I keep thinking that I must be doing something wrong, but I can't see what. If only they were as straightforward as the old English longcase movements........

    The suspension wire is .09mm (35 thou) thick.
     
  17. shutterbug

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    Re: two tone Becker

    Your pallet lock is fine. Check the over swing.
     
  18. Covkid1945

    Covkid1945 Registered User

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    Re: two tone Becker

    Hi Shutterbug
    {I take it from your ID that you're a photography nut like me? ;-) }

    Thank you for the comment. I thought they looked OK like that. And the overswing seemed fine (it swung about 360 at first), but after about 15 minutes it slowed down gradually and stopped. It's just as if there isn't enough impulse. The movement takes about 20-25 minutes to wind down without the pallets in; but there is a definite 'tick' from each pallet when I move the pin over and each pallet releases. I've been thinking that it might be worth taking the mainspring out and pulling it out straight, then re-installing it and trying again. I had bought the specified Horolovar one, and that wasn't as strong as the one in the clock, though. I checked all the pivots and holes, and they seemed OK. I oiled it with Moebius D2 up to the centre, then Moebius 9020 from centre to the pallets. The only way I can get it to run is to reduce the lock until it tends to recoil slightly as the pendulum goes into overswing - but it shouldn't be like that, surely? I've checked and double-checked the beat setting, but maybe I'm not getting it right. I guess you can see why I've been tearing my hair out!

    The person who damaged the original escape wheel must have been playing with the eccentric, because all the escape wheel teeth were badly burred over. The diameter had reduced so much that the eccentric had to be moved until the pallet arbor pivot was over 1 mm nearer to the escape pivot than at the other end! Clearly, it was never going to run like that. I'm wondering if it might have done some other damage, maybe to gear teeth, but I can't see anything amiss.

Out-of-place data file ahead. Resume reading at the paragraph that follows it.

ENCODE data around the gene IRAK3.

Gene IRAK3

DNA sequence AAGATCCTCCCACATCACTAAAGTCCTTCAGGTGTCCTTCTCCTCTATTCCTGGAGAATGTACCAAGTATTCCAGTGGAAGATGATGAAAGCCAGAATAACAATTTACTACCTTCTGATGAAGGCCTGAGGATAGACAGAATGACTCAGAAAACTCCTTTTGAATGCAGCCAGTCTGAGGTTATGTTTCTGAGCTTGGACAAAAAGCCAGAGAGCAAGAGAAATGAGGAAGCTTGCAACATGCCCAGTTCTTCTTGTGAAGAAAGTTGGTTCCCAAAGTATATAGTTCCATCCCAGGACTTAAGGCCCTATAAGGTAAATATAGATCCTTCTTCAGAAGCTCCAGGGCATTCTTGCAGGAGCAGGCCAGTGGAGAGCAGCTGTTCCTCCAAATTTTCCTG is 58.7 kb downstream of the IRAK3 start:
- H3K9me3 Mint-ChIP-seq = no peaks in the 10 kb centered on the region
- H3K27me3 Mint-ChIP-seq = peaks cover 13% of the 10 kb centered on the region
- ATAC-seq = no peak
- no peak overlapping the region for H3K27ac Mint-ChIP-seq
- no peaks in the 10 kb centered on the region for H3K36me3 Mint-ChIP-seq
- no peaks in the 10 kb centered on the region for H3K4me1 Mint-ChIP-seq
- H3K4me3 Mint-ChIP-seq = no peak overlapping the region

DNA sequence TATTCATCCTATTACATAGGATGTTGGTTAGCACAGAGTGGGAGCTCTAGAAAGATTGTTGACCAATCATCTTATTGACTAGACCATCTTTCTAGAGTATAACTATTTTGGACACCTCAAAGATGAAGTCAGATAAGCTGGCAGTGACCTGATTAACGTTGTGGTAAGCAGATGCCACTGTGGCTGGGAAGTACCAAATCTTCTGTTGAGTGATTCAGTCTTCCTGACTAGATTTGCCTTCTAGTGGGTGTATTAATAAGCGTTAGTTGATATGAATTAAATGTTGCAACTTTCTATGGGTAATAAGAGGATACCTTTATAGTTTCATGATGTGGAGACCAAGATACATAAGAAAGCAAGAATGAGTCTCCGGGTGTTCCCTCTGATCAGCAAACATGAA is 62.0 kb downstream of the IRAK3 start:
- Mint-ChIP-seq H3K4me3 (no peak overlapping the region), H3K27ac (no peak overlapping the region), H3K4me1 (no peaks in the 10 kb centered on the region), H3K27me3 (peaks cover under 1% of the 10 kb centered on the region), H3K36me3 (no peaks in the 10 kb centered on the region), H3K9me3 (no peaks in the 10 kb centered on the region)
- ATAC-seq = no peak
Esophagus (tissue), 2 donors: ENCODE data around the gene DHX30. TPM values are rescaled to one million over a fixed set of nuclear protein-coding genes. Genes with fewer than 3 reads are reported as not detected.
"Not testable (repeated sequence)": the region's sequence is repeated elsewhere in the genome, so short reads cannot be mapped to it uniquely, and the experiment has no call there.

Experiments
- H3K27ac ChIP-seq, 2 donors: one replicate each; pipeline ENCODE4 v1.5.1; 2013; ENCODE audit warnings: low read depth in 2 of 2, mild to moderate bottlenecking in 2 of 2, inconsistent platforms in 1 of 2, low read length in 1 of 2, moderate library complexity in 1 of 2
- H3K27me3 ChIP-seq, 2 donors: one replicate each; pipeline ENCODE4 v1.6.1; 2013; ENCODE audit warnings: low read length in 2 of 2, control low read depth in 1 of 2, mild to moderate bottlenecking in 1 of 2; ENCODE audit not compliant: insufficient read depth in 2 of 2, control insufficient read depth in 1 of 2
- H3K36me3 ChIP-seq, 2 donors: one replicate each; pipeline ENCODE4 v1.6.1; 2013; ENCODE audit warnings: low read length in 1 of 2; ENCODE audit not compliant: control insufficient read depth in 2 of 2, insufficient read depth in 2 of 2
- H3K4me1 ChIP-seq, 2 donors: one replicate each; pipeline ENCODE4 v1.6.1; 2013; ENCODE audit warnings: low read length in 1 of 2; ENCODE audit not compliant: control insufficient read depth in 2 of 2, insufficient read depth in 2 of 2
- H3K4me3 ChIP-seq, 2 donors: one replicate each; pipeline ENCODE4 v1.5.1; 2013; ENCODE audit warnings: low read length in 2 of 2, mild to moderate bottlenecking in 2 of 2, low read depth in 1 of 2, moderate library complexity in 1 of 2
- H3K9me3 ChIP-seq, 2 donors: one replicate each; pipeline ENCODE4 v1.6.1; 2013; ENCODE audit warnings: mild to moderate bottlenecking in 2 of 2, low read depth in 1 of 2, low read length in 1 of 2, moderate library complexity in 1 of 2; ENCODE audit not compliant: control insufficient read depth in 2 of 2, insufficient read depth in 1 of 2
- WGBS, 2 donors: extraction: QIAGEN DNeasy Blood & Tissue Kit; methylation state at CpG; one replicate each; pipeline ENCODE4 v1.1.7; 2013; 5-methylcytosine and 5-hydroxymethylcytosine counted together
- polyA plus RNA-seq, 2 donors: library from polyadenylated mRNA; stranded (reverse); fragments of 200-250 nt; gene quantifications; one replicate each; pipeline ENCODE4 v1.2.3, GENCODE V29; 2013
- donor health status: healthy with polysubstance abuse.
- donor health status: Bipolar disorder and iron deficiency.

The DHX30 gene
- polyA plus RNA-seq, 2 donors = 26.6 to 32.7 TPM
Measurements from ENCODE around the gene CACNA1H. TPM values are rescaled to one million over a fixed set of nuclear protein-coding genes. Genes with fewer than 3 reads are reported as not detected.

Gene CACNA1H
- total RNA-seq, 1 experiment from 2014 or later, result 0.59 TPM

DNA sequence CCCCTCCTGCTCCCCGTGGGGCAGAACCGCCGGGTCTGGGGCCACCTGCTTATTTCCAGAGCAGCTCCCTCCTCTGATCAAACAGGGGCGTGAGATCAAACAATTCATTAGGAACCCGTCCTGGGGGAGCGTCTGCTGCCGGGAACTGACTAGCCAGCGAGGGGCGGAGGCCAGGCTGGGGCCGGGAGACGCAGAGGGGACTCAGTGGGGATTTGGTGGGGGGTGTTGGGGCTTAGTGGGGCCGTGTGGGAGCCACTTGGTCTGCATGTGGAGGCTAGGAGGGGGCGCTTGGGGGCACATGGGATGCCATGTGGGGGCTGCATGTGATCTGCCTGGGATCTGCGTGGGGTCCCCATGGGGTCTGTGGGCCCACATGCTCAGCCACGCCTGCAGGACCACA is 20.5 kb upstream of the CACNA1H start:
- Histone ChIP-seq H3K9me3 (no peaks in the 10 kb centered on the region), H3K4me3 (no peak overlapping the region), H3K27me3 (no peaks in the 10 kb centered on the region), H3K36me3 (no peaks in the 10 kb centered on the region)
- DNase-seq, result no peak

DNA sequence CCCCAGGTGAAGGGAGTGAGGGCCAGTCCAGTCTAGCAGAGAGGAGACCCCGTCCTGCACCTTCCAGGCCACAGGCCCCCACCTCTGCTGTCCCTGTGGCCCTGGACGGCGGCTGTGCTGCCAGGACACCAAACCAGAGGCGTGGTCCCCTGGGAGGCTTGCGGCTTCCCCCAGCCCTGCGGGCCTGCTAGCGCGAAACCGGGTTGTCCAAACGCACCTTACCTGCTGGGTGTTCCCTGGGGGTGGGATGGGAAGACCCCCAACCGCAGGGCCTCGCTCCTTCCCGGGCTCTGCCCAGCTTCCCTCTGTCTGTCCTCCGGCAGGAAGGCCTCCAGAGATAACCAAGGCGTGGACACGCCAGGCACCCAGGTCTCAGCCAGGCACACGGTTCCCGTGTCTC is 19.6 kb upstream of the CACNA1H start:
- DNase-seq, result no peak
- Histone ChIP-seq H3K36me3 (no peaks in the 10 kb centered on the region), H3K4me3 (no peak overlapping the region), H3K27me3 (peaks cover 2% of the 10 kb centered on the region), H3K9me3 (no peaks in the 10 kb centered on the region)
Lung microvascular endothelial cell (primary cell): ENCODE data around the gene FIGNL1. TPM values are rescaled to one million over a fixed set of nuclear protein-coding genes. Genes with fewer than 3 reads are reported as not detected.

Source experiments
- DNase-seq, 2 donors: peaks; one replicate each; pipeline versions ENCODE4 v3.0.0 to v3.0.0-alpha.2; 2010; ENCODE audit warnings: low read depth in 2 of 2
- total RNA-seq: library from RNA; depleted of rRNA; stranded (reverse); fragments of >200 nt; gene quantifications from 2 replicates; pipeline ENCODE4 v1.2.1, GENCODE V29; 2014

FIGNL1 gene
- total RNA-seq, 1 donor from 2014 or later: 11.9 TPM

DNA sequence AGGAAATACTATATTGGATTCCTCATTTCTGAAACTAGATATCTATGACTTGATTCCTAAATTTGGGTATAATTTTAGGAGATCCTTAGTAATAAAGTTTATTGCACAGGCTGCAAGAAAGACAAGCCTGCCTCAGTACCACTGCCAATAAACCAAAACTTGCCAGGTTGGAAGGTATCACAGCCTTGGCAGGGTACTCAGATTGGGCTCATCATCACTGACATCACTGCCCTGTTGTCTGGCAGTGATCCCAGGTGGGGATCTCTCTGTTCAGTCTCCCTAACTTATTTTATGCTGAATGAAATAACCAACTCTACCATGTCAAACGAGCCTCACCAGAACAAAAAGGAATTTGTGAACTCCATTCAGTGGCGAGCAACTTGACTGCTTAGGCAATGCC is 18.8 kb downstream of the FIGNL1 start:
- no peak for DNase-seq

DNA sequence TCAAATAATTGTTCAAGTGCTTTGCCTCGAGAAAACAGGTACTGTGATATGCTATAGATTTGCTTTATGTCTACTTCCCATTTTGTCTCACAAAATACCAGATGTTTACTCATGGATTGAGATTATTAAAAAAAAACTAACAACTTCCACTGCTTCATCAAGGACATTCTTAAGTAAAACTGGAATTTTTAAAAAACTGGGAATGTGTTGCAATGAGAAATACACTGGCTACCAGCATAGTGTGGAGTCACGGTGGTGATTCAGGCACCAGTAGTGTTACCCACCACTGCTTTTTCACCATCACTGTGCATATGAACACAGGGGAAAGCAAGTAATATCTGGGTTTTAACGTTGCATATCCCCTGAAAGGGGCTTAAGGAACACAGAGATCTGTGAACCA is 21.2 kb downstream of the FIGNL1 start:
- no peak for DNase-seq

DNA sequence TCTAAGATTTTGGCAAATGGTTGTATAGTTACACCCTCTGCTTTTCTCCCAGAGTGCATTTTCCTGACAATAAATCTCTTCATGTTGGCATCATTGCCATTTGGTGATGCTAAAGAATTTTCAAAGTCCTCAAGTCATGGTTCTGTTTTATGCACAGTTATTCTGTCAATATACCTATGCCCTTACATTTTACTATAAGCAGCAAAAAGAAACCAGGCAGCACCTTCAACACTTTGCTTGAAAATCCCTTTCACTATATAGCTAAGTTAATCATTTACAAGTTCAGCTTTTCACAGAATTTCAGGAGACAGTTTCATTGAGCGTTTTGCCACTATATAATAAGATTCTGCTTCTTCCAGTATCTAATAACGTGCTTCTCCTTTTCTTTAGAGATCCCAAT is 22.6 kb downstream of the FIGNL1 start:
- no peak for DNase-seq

19. harold bain

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    Re: two tone Becker

    Chances are it's not the mainspring, but if your replacement doesn't match the thickness of the original, I would put the original back in, unless it was broken or cracked. On a full wind, it should run regardless of the spring's overall condition. Perhaps a power loss elsewhere in the train.
     
  20. John Hubby

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    Re: two tone Becker

    How much overswing do you actually have? We measure this at the perimeter of the pendulum, and should be at least 1/2 inch of rotation after the "tick" in both directions of rotation. Also, the suspension spring strength you mention is VERY thin compared to the Horolovar recommended, which is 0.102 mm. If that is the spring strength you are using you should be running very slow indeed.

    Remember also that when you are reducing lock your are increasing drop and that leads to your needing to raise the fork too high to stop fluttering thus reducing overswing. When it says in Section 7 of the Repair Guide that lock and drop should be equal for best operation, that IS FACT for a 400-Day clock (See Page 44, Figure 6). For a vienna regulator you look for maximum lock but NOT with these clocks. When properly set, the lock and drop will be between 0.7 and 0.9 mm which equates to the 2 degrees shown on the escapement illustration Figure 6.